Tuesday, January 16, 2007

The Vietnamization of the Iraq War

Posters read, “We will do our best for the sake of Iraq, our pride and glory”
I'm not buying the notion being peddled by some pundits that the war in Iraq is a carbon copy of the Vietnam War. Having noted that, a word that carries with it some very heavy baggage has re-entered the popular lexicon since President Bush's "surge" speech last week.
That would be Vietnamization.
In 1968, Richard Nixon won the White House by saying that he had a plan to end the war in Vietnam and bring "peace with honor."
Sound familiar?
No such plan existed and the U.S. commitment would continue for another five years.
Sound familiar?
The goal then became buying the U.S. military enough time to build up the strength of the South Vietnamese army and air force so that they could defend their nation on their own.
Sound familiar?
This became known as Vietnamization, and in its present context is yet another indication that the president's "surge" strategy, which depends on buying time while training up the Iraqi military, is being viewed as yet another ingredient in a failure of astonishing proportions.

As noted, South Vietnam had an air force. The Iraqi air force, such as it was, ceased to exist in the first hours of the March 2003 invasion because Saddam knew that using his precious few aircraft was foolhardy.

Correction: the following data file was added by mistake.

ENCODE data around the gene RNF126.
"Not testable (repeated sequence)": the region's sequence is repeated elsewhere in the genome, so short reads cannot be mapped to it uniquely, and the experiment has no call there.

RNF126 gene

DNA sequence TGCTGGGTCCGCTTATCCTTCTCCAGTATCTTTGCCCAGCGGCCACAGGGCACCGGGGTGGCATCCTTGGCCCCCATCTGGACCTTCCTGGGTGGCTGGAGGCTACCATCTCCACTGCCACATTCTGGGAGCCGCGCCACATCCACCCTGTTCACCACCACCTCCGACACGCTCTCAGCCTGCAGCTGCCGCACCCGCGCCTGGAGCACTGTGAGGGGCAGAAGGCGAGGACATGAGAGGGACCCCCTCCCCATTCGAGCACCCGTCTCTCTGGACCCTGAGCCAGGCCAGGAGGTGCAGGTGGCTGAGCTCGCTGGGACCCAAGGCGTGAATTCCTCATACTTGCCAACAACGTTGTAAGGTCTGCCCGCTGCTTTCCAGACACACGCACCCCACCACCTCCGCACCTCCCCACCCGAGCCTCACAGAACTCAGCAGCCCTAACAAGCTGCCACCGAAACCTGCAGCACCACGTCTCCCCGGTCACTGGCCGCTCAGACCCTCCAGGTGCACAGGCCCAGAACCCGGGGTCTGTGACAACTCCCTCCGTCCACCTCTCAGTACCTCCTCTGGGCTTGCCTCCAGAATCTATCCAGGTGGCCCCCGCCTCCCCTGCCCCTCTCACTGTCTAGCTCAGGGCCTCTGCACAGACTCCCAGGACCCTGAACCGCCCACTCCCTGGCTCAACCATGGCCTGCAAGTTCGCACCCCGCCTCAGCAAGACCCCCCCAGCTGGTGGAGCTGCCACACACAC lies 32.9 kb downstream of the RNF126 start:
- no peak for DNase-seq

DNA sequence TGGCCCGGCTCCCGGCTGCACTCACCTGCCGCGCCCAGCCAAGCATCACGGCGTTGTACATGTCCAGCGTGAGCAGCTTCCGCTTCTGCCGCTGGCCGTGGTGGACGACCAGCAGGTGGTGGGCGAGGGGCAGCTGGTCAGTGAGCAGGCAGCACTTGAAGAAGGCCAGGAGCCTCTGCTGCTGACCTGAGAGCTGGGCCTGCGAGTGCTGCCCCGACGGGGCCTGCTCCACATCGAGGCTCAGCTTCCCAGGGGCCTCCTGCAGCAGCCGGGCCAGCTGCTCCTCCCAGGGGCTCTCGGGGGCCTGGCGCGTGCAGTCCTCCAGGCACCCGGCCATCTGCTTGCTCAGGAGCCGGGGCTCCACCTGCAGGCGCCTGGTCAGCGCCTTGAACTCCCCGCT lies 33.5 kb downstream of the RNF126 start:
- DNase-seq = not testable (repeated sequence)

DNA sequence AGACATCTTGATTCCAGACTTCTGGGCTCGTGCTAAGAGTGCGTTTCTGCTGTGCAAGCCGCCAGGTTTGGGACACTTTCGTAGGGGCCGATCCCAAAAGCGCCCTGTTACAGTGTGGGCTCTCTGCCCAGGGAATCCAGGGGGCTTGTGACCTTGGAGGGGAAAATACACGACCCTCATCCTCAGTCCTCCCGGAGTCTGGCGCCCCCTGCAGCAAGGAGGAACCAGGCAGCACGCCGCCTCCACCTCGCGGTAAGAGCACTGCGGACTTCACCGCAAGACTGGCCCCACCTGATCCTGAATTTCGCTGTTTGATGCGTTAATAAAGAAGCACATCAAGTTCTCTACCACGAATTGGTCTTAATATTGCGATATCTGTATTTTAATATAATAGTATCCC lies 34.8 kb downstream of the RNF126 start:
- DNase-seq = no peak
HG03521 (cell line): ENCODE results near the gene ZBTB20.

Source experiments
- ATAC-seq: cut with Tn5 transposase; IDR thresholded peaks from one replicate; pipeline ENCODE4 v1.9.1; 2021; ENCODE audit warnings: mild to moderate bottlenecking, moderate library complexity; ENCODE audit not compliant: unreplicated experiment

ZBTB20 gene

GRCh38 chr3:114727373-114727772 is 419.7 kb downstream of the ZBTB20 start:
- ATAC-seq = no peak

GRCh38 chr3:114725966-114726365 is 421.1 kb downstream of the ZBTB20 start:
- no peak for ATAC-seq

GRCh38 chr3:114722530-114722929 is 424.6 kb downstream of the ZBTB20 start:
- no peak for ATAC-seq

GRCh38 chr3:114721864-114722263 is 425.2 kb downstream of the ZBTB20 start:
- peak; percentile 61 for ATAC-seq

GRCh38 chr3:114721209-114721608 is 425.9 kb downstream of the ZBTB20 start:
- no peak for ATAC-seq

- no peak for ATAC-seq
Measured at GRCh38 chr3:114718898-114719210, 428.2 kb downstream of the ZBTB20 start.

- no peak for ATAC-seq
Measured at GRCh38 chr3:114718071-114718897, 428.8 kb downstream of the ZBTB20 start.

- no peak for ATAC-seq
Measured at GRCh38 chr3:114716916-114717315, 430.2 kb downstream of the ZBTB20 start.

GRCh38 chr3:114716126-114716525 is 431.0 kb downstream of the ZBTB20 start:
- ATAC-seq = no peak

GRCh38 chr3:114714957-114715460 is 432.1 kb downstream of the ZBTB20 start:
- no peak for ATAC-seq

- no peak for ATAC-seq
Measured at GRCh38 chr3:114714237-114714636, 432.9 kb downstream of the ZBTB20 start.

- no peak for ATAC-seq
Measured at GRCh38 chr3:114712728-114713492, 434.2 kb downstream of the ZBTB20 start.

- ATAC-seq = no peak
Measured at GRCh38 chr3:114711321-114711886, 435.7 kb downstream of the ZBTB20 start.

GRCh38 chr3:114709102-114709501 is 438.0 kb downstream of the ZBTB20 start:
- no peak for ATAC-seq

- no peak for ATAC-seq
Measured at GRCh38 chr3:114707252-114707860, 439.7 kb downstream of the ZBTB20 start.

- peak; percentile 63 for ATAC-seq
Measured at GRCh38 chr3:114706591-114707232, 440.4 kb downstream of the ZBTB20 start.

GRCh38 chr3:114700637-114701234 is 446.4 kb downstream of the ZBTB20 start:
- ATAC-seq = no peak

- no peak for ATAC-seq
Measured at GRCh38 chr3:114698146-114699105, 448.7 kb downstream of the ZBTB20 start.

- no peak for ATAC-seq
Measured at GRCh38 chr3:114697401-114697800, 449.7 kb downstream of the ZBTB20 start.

This begs a question:
Deadly strikes by U.S. aircraft have been an essential factor in successes against the insurgency. In many instances, they also have been the difference in improving the combat capability of the Iraqi army.

But when the U.S. withdraws, it will take its attack helicopters, fighter jets and bombers with it.

What then?
The prospect of there being an Iraqi air force in the near future, and why should their not be, raises its own issues.

Will the Shiites call in air strikes to take out Sunni rivals? And although it hasn't gotten much ink, there has been damned little collateral damage against the civilian population from the precision laser-guided bombs that Air Force warplanes have used in crowded urban areas. Would the Iraqis be as good? Would it matter to them?

Then there's that Vietnam thing again:
Replacing boot power with air power didn't work in Vietnam. It won't work in Iraq, either.

Photography by Namir Noor-Eldeen / Reuters


Anonymous said...

Speaking of 'sound familiar?':

“I want to put Vietnam in context. We of the Kennedy and Johnson administrations who participated in the decisions on Vietnam acted according to what we thought were the principles and traditions of this nation. We made our decisions in the light of those values, yet we were wrong, terribly wrong. We owe it to future generations to explain why. I truly believe that we made an error, not of values and intentions, but of judgment and capabilities.” – Robert S. McNamara, “In Retrospect”

Shaun Mullen said...

Amen, Robert McNamara.

Even after all these years, I still harbor pretty intense feelings against the guy, but his mea cupla was sincere and is an important part of the historic record.

I somehow can't imagine Bush, Cheney or Rumsfeld doing the same thing